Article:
by Noam Chomsky
November 5, 2013
During the latest episode of the Washington farce that has astonished a
bemused world, a Chinese commentator wrote that if the United States
cannot be a responsible member of the world system, perhaps the world
should become "de-Americanized" - and separate itself from the rogue state
that is the reigning military power but is losing credibility in other
The Washington debacle's immediate source was the sharp shift to the right
among the political class. In the past, the U.S. has sometimes been
described sardonically - but not inaccurately - as a one-party state: the
business party, with two factions called Democrats and Republicans.
That is no longer true. The U.S. is still a one-party state, the business
party. But it only has one faction: moderate Republicans, now called New
Democrats (as the U.S. Congressional coalition styles itself).
There is still a Republican organization, but it long ago abandoned any
pretense of being a normal parliamentary party.
Conservative commentator Norman Ornstein
of the American Enterprise Institute describes today's Republicans as,
"a radical insurgency - ideologically
extreme, scornful of facts and compromise, dismissive of the legitimacy
of its political opposition": a serious danger to the society.
The party is in lock-step service to the very
rich and the corporate sector.
Since votes cannot be obtained on that platform,
the party has been compelled to mobilize sectors of the society that are
extremist by world standards. Crazy is the new norm among Tea Party members
and a host of others beyond the mainstream.
The Republican establishment and its business sponsors had expected to use
them as a battering ram in the neoliberal assault against the population -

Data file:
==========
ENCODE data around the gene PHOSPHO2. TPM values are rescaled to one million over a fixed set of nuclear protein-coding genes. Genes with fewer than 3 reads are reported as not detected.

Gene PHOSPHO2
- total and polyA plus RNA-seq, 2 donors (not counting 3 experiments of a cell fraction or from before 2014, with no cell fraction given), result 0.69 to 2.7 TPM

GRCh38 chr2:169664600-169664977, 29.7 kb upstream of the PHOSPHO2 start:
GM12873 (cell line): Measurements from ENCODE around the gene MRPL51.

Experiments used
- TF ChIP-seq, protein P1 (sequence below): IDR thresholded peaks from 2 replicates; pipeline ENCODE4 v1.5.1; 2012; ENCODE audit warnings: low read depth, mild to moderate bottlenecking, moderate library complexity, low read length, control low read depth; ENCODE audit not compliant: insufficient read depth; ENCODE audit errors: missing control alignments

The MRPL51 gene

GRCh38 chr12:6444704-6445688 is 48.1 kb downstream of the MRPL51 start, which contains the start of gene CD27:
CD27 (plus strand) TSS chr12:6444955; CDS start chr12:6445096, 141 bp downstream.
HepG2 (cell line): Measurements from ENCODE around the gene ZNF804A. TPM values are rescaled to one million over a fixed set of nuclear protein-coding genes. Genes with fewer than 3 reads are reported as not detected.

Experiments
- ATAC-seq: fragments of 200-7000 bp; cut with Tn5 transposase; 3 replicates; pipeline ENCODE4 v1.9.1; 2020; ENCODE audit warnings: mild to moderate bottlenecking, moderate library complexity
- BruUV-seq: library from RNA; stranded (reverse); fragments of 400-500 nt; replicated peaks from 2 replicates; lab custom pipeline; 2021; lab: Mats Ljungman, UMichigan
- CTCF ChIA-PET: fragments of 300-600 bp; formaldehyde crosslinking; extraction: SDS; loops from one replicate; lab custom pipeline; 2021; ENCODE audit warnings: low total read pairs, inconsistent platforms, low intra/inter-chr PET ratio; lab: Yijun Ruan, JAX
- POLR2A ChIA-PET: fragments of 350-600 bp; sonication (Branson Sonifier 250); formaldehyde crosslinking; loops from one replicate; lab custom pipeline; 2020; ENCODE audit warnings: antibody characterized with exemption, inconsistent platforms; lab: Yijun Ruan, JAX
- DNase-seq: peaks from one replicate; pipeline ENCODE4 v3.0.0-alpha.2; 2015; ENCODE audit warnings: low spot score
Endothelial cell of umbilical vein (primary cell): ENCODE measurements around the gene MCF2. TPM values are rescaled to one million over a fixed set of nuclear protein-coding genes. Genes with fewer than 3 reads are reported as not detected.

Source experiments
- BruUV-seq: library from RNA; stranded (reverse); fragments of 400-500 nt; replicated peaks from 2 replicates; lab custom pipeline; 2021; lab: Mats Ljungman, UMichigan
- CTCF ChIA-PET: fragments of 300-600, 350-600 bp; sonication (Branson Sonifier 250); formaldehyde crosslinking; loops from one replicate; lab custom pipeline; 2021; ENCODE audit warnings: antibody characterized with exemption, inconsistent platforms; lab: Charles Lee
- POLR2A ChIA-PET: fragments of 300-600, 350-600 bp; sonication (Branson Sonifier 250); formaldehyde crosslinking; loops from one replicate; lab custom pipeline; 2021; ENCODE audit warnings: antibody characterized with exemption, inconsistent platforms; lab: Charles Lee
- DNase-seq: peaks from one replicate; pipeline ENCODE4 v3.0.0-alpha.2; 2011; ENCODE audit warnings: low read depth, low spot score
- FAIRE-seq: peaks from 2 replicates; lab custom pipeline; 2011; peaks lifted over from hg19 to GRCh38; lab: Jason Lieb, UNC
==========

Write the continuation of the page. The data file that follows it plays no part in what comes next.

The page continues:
to privatize, to deregulate and to limit government, while retaining those
parts that serve wealth and power, like the military.
The Republican establishment has had some success, but now finds that it can
no longer control its base, much to its dismay. The impact on American
society thus becomes even more severe.
A case in point:
the virulent reaction against the
Affordable Care Act and the
near-shutdown of the government.
The Chinese commentator's observation is not
In 1999, political analyst Samuel P.
Huntington warned that for much of the world, the U.S. is,
"becoming the rogue superpower," seen as
"the single greatest external threat to their societies."
A few months into
Bush term, Robert Jervis, president of the American
Political Science Association, warned that,
"In the eyes of much of the world, in fact,
the prime rogue state today is the United States."
Both Huntington and Jervis warned that such a
course is unwise. The consequences for the U.S. could be harmful.
In the latest issue of Foreign Affairs, the leading establishment journal,
David Kaye reviews one aspect of Washington's departure from the
rejection of multilateral treaties "as if it
He explains that some treaties are rejected
outright, as when the U.S. Senate,
"voted against the Convention on the Rights
of Persons with Disabilities in 2012 and the Comprehensive
Nuclear-Test-Ban Treaty (CTBT) in 1999."
Others are dismissed by inaction, including,
"such subjects as labor, economic and
cultural rights, endangered species, pollution, armed conflict,
peacekeeping, nuclear weapons, the law of the sea, and discrimination